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Tracking Global Marine Microplastics

NCEI’s Microplastics Portal provides access to marine microplastics data

Heap of small ocean debris collected during a beach cleanup in Provincetown, MA.
Courtesy of NOAA

Plastic is the most prevalent type of marine debris found in the ocean and Great Lakes. While plastic debris can come in all shapes and sizes, those that are less than five millimeters in length (about the size of a sesame seed) are known as “microplastics.” 

Microplastics come from a variety of sources, including from larger plastic debris that degrades into smaller and smaller pieces. In addition, microbeads, a type of microplastic, are very tiny pieces of manufactured polyethylene plastic that are added as exfoliants to health and beauty products, such as some cleansers and toothpastes.

To make it easier to access global microplastic data, NOAA and its cooperative institute partner, the Northern Gulf Institute, created the NCEI Marine Microplastics Portal.

Microplastics: Everywhere and Always

Most microplastics start their journey on land and are carried by rivers and wind to the ocean, where they are caught in the global ocean circulation system. Microplastics have been found on beaches around the world, even in our protected areas, and have been documented in sea ice in the Arctic and on the ocean floor. Once they enter the ocean, it can be difficult to understand where exactly these tiny plastics have come from. 

Once microplastics are in the ocean, they break down into even tinier particles (called nanoplastics) and accumulate in the food chain, posing a threat to fish and other marine organisms that ingest them. The most commonly used plastics break down into smaller and smaller pieces and never fully degrade in the ocean. Instead, they exist indefinitely.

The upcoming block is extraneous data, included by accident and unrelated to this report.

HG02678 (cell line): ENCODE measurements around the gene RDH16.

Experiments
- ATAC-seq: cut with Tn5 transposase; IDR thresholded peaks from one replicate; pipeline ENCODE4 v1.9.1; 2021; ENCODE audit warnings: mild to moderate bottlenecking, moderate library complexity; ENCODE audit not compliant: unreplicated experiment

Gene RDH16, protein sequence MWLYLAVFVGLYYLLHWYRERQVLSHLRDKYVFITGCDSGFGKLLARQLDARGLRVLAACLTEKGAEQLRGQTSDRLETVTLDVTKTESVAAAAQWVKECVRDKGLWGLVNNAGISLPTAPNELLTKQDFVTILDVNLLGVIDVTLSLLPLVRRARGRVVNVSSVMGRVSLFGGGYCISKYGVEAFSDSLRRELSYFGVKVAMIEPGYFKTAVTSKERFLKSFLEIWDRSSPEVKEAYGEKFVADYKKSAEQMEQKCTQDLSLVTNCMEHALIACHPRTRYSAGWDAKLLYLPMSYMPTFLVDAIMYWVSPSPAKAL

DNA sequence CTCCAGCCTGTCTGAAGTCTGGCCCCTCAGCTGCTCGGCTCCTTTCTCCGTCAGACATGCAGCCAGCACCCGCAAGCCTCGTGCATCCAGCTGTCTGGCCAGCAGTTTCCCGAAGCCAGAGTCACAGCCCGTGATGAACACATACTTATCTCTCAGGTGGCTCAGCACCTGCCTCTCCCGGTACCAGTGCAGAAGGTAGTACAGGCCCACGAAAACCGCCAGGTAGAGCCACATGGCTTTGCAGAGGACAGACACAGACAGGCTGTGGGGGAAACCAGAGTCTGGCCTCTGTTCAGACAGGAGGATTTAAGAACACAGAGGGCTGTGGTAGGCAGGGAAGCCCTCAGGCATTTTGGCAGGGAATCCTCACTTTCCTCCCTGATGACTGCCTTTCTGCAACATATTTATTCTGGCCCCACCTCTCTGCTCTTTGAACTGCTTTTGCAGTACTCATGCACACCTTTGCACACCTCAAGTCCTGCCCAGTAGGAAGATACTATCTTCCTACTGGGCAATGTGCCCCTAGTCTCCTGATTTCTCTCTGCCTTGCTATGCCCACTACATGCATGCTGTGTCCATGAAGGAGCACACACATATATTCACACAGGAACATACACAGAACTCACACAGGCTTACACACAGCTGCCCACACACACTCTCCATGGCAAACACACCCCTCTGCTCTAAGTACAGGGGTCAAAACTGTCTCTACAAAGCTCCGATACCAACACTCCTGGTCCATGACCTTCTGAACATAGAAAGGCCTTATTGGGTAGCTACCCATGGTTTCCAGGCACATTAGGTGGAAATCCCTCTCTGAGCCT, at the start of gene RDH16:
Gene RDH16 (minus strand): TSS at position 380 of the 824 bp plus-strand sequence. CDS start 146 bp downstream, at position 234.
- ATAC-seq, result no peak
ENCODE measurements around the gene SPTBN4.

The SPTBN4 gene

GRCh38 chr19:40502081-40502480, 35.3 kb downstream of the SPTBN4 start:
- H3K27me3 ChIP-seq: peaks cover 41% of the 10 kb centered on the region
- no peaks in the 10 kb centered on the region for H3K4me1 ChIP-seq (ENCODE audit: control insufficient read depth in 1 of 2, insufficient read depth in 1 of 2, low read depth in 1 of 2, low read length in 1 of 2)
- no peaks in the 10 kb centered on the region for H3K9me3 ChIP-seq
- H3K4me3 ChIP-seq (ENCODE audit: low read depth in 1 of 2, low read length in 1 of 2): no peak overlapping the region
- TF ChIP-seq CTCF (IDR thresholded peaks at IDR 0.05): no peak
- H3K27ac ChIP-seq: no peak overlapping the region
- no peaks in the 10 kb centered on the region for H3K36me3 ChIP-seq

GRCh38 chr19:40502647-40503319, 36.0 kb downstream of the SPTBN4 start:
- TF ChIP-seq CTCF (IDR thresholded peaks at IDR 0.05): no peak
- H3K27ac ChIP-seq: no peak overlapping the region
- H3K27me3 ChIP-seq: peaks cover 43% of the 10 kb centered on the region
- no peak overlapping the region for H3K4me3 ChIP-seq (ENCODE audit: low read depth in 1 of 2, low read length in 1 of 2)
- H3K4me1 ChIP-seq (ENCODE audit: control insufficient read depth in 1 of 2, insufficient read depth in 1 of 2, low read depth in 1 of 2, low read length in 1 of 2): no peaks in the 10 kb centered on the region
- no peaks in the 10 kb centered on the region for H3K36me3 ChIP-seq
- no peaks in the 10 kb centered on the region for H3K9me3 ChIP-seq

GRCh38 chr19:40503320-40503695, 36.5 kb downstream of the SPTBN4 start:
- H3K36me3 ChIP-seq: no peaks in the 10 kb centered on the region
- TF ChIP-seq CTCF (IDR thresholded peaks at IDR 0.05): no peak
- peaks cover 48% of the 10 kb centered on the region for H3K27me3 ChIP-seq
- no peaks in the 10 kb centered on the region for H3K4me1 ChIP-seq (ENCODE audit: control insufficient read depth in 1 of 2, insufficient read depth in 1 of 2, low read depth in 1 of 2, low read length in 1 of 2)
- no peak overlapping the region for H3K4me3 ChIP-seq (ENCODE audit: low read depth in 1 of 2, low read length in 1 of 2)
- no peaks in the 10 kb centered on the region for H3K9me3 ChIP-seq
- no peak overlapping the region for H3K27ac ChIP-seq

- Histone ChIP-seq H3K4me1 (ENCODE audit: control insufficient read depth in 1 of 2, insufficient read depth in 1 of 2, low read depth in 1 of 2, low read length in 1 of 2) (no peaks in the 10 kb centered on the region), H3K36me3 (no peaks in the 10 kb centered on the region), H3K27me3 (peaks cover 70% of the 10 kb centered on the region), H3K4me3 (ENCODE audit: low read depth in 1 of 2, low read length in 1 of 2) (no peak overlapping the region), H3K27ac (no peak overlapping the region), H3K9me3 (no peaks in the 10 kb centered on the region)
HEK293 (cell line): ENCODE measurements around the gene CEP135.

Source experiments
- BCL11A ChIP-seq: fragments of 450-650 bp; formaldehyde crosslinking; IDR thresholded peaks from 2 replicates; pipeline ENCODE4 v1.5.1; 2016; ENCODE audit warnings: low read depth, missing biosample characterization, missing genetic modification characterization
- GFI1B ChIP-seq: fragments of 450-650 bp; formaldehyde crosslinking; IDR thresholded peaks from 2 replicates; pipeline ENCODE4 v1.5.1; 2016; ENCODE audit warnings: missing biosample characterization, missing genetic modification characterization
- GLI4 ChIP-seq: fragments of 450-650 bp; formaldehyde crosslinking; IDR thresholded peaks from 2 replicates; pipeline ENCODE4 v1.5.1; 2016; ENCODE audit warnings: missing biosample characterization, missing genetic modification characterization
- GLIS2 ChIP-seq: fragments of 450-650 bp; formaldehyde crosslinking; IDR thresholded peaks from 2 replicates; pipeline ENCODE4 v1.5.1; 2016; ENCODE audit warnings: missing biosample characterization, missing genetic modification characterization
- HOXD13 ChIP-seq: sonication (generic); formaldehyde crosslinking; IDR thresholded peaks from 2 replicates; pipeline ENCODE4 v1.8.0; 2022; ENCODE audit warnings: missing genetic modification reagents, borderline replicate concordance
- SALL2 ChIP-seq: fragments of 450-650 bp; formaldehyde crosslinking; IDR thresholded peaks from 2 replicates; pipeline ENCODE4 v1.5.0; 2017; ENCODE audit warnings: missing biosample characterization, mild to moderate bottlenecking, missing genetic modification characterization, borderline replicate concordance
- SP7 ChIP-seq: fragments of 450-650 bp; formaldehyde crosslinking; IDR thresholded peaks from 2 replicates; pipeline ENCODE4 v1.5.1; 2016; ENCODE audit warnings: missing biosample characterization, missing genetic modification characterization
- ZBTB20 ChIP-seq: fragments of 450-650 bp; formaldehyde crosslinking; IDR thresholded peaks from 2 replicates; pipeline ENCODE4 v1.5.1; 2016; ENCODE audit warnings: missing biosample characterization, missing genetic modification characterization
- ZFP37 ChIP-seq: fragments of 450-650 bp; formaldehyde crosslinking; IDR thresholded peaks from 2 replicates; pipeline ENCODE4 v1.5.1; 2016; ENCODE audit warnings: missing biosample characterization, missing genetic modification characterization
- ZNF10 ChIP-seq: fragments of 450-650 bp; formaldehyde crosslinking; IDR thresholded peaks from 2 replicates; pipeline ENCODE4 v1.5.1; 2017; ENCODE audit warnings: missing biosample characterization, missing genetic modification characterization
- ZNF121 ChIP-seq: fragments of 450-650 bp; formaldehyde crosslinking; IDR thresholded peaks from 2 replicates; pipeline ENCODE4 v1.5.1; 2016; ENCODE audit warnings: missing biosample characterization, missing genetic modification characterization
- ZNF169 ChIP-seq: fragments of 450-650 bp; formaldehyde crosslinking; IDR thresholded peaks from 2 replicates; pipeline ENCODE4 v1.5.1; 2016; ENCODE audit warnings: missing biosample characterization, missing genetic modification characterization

Tiny Particles, Big Issues

Microplastics have been found in the stomachs of many different types of wildlife, from the smallest species of plankton to large whales. Microplastics also have been found in the air, tap water, sea salt, bottled water, beer, and the fish that humans eat. Scientists are still researching the effects of microplastics on human health.

Besides posing a potential threat to human health, microplastic pollution has steep economic impacts. About 20% of the global population relies on seafood for protein, and marine plastics endanger this food source by reducing the efficiency and productivity of aquaculture and commercial fisheries due to fish mortality. It is estimated that there is a marine ecosystem loss of between $3,300 to $33,000 annually for each ton of plastic that enters the ocean. 

These small pieces of debris are a research priority for scientists around the world, and more research is needed to understand how all animals, including humans, might be affected.

Access to Global Data

One of the challenges to understanding microplastics is access to large-scale, long-term comprehensive data. Until recently, the management of marine debris data from large-scale visual surveys along the coast and in the open ocean has lagged behind the needs of the scientific and decision-making community.

To address the need for easy access to global microplastic data, NCEI developed the publicly available NCEI Marine Microplastics Portal. The portal includes a database with all types of marine microplastics information that has been aggregated, archived, and delivered in a consistent and reliable manner. These data have been provided by contributors from various research cruises and fieldwork around the globe.

The portal has information on the occurrence, distribution, and quantity of global microplastics. Data are available to download in CSV, JSON, and GeoJSON formats. Users can download the entire dataset or a subset of data for a particular geographical region, time period, or other criteria. An interactive map within the portal shows the global distribution of data submitted. The map enables users to filter and view data by specific criteria including date, ocean, region, and sampling method.

The microplastics database would not be possible without the help of worldwide data contributors. Data contributors are always referenced in the portal. To submit your own microplastic data to the archive, please contact NCEI at Find more information on submitting data on our Archive page.